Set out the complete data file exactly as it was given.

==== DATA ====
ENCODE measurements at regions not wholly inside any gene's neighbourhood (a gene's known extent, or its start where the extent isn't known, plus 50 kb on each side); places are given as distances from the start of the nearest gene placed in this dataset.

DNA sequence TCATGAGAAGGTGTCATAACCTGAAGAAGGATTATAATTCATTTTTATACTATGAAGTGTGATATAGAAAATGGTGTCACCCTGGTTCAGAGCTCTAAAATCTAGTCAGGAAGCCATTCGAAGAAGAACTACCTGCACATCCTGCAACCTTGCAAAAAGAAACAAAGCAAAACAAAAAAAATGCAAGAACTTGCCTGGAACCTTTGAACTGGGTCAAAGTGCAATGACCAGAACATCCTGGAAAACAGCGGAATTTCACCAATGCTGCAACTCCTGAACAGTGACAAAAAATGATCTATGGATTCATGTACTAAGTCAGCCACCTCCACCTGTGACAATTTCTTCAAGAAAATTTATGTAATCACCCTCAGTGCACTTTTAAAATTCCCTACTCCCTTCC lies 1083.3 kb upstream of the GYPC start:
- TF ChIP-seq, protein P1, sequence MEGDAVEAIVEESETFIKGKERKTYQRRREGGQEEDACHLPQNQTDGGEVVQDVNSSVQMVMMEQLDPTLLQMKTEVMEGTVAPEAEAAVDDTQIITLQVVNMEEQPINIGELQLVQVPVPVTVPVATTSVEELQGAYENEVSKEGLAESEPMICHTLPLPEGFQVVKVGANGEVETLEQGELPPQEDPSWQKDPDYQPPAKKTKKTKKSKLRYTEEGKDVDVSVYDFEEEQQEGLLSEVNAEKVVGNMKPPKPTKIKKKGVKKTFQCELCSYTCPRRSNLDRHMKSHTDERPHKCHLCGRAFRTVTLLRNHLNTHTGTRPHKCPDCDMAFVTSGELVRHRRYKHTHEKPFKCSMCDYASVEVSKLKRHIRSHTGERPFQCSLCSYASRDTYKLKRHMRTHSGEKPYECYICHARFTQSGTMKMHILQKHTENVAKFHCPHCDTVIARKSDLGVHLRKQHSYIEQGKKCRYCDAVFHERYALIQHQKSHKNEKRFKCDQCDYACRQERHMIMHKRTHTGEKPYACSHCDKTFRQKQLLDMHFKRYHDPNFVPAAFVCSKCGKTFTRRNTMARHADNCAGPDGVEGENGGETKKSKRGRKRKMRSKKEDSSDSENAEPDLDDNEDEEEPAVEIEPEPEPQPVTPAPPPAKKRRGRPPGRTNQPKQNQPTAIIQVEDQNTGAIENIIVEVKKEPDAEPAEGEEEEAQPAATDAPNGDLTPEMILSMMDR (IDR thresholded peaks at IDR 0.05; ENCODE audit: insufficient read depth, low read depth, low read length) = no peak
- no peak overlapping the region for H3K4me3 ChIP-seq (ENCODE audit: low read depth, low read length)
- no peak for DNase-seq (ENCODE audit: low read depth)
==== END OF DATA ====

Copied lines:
ENCODE measurements at regions not wholly inside any gene's neighbourhood (a gene's known extent, or its start where the extent isn't known, plus 50 kb on each side); places are given as distances from the start of the nearest gene placed in this dataset.

DNA sequence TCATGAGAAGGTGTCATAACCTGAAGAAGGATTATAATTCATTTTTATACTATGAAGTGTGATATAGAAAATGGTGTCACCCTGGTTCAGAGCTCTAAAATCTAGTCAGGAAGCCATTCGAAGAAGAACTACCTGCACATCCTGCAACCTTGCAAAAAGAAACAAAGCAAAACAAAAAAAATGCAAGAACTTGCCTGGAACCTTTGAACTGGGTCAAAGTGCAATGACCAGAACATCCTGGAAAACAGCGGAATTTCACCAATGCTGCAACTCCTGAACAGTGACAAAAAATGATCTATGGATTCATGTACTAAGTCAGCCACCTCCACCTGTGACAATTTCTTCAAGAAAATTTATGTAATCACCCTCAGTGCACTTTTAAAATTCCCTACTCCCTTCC lies 1083.3 kb upstream of the GYPC start:
- TF ChIP-seq, protein P1, sequence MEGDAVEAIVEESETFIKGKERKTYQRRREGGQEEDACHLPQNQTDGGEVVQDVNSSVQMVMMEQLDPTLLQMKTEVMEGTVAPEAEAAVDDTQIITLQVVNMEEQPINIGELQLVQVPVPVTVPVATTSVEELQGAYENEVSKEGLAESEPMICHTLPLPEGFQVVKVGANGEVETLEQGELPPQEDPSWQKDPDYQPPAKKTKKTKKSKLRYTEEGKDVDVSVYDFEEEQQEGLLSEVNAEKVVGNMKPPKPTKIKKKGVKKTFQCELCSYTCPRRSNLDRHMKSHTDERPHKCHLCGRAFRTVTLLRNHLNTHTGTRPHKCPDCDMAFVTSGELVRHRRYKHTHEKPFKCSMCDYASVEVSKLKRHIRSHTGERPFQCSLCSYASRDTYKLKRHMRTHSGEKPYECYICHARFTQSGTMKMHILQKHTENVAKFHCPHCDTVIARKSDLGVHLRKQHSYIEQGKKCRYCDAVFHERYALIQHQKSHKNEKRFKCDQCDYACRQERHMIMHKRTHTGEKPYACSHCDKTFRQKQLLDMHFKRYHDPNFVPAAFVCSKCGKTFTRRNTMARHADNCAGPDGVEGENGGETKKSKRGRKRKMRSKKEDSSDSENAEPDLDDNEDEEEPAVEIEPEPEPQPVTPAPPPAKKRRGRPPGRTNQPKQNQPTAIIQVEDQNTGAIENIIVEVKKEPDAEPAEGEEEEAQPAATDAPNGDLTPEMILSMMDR (IDR thresholded peaks at IDR 0.05; ENCODE audit: insufficient read depth, low read depth, low read length) = no peak
- no peak overlapping the region for H3K4me3 ChIP-seq (ENCODE audit: low read depth, low read length)
- no peak for DNase-seq (ENCODE audit: low read depth)